And you seem to think this is an attack on white people it’s not- it’s an attack on racism and exclusion-the mindset that locks and limits people who are not white. Making all of us aware of racism is helping all of us to grow and evolved as human beings on a small planet.

      Quick example- I’ve often especially in past decades (less so now) spoken to people on the phone- (I have a neutral, non-accented voice-I often get comments on.) When I walk in to meet the person who is white, they literally look startled! This used to happen quite frequently (they were startled as they did not know I was black.) I didn’t “sound black.” This is annoying and hurtful to deal with.
      Call it “racial politics” if you like to feel better about it, I do understand,) but it’s peoples lives, minds and dreams that get squashed unless they have enough inner fortitude to survive it.

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  9. Hey melponeme!

    I feel you. =) But I wouldn’t be quick to call the discussion “ridiculous.” Any time I know someone out there feels strongly about a particular issue, even if that position is counter to the one I hold, I would tread lightly and not call the issue “ridiculous.” It’s an easy way to unnecessarily hurt people and make them feel like what they care about is not important. We never want anyone to feel that way, right? It’s helpful to acknowledge the importance of the issue that someone is feeling strongly about, and then from there, open the issue up to discourse, one way or the other.

    – b

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    1. B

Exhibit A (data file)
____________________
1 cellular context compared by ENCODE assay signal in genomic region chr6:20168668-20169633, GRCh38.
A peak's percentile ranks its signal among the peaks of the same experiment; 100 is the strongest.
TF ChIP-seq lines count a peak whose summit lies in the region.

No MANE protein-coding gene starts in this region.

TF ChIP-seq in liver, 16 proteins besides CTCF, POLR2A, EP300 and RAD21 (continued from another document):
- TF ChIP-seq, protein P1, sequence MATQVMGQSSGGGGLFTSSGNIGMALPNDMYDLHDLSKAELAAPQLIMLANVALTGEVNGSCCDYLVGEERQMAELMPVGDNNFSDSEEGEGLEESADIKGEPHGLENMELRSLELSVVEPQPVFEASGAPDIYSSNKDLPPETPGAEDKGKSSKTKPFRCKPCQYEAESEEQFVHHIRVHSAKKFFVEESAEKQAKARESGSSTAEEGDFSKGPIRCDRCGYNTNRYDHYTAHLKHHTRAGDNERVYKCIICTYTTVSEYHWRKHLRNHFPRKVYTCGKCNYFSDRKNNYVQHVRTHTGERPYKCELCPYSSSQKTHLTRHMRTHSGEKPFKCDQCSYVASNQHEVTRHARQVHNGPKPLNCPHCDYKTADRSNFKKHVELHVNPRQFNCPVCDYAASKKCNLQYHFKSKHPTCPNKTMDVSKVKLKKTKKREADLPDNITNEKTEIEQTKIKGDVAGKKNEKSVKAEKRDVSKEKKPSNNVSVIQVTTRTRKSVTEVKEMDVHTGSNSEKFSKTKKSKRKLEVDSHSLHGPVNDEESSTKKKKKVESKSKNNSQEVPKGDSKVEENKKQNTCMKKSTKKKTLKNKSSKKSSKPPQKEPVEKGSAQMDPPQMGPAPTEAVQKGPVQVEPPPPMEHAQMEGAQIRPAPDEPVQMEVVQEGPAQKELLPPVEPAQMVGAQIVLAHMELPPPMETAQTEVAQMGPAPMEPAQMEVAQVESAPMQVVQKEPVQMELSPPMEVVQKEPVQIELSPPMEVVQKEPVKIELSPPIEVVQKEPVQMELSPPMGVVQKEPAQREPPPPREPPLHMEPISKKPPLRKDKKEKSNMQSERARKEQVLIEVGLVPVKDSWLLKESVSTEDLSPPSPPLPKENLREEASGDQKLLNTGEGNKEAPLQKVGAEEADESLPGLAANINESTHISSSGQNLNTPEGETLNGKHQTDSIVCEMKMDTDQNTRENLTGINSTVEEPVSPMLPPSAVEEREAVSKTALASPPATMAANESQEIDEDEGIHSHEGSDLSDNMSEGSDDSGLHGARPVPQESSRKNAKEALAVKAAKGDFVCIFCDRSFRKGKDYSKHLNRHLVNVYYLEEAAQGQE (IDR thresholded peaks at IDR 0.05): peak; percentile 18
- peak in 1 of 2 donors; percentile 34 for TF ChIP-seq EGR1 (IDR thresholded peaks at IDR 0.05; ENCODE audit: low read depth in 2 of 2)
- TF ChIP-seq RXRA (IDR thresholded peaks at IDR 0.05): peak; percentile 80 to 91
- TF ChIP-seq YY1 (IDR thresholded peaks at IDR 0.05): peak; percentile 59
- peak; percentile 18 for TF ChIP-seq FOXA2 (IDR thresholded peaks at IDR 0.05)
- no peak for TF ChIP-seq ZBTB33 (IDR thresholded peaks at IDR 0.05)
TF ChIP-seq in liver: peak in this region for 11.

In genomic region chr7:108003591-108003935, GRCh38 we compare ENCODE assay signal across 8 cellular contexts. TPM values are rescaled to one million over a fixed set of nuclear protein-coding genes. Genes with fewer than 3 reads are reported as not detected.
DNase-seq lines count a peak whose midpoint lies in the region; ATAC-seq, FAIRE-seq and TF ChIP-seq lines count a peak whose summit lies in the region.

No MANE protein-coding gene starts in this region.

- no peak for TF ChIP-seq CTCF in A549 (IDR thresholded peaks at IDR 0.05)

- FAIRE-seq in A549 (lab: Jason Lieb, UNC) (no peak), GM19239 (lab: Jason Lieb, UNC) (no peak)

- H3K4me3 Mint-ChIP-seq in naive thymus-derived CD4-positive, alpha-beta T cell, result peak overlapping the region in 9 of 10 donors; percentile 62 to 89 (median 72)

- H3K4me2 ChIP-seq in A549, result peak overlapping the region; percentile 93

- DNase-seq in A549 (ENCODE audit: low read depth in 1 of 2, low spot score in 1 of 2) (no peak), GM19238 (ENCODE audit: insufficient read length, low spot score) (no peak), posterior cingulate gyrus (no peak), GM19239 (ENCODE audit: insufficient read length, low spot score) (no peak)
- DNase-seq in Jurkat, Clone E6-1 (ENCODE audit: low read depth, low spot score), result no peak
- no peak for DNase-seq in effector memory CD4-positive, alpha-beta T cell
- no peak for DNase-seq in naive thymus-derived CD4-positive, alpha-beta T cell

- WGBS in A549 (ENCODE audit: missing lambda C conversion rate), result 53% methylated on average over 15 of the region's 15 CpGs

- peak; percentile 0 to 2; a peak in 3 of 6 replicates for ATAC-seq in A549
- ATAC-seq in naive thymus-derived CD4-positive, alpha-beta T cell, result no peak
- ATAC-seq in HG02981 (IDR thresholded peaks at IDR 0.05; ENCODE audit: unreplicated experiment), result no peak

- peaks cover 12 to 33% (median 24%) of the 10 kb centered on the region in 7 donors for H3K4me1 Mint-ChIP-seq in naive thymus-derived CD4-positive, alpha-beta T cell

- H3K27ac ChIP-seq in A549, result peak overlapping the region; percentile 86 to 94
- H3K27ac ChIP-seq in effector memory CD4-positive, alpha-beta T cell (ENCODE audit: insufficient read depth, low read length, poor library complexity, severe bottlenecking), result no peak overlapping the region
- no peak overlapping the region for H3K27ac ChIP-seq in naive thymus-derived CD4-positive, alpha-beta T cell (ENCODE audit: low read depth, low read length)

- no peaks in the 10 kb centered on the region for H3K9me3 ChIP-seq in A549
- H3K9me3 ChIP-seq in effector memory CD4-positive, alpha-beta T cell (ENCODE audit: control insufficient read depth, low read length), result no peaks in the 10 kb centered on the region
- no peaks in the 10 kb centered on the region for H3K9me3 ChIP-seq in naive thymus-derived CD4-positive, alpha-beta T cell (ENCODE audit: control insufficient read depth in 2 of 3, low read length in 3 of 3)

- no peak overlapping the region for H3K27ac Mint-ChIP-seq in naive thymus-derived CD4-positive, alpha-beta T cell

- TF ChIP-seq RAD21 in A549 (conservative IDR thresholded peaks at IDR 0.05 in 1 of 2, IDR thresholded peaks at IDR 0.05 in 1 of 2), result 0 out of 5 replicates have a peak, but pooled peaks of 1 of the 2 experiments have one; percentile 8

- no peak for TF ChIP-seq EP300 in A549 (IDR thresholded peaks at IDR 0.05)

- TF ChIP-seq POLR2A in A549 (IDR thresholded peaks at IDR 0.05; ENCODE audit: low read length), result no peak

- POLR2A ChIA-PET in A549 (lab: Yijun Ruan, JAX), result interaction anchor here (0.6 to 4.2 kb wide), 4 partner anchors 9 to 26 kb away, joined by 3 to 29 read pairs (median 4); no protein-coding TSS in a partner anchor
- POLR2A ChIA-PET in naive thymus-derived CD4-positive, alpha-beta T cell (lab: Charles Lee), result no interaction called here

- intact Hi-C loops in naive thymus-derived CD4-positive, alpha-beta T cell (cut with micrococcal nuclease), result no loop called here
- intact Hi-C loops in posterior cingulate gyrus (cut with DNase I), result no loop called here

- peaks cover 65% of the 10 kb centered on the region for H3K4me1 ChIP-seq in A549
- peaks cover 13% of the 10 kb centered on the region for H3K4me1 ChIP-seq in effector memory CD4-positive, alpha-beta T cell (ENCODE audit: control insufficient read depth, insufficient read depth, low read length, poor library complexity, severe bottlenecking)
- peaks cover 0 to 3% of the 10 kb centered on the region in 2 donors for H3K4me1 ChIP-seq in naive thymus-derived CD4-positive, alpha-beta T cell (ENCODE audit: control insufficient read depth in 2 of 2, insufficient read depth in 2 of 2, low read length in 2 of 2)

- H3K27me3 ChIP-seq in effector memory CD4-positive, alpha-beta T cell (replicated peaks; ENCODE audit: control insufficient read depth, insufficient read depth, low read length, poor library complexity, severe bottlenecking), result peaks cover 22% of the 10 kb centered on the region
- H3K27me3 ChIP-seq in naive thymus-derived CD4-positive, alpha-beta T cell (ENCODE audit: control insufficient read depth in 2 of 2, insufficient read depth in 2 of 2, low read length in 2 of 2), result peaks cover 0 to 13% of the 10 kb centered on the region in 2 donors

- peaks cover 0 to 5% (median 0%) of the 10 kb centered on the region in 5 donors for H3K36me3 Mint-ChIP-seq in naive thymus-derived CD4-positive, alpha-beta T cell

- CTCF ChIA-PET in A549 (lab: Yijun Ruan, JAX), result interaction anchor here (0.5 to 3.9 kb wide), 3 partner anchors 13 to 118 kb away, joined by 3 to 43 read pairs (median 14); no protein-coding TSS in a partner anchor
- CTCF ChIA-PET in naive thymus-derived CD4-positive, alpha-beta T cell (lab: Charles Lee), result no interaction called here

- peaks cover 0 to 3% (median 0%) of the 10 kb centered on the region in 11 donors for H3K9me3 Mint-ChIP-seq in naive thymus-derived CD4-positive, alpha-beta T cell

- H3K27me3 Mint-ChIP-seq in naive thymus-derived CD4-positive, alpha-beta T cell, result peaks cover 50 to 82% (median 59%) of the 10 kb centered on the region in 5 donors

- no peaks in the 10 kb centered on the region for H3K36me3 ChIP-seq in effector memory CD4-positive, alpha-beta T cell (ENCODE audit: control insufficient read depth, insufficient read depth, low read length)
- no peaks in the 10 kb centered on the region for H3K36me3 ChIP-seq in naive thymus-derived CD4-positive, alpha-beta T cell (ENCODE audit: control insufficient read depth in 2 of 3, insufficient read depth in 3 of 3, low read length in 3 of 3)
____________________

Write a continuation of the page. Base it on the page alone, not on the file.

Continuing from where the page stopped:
There are decks out there dedicated to different minorities. I have one for Native Americans. I have one based Japanese artwork. I even backed the VUDU Tarot on Kickstarter.

      The process of creating decks that include different faces is up to the minority tarot fans. Minority. I and others are called this for a reason. As in we have very little numbers. And I can prove this in the United States. I’ve done a bit of travel and once you hit the outer areas…well lets just say, the cities are MEGA different in demographics.

      To force change is just as insulting. It has to happen organically. It has to happen as self empowerment from the minority tarot fans. Anything else would just be pandering and patronizing. Frankly, I’m tired of being patronized and white knighted like a child because of my skin color.

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  10. Hi Bennebell,
    I love your comments.
    I recently bought, The Tarot de Marrakech, the creator Georges Colleuil used non white /Caucasian people for the Major Arcana and for the court cards he also used other races as illustrations. Quit nice! I hope you’ll enjoy it.

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  11. Hello Bene, I think it’s also important to note that the Tarot as we know it now is a western European invention. While one can create any Tarot deck with any race or ethnicity (which I support), I hesitate to condemn European only Tarot decks because it is a product of Europe. The Tarot is the European version of a game that existed in many places around the world like China, Egypt, and India. Each culture added it’s own symbolism, suits, and number system, and Europe is no different except that Europeans added the Tarot Trumps to the original format too. The Tarot Trumps distinguishes it from other known card systems in the world.

    Respect for culture goes both ways, too. I can acknowledge that the dominant culture is Western European while at the same time acknowledging that Tarot is a Western European invention. Western Europeans may not have invented playing cards themselves, but they created a new system to play with them by adding the Trumps. Still, if I make a deck to reflect my own ethnicity and cultural/religious values, it would still be working within the Western European system not invented by my ethnicity.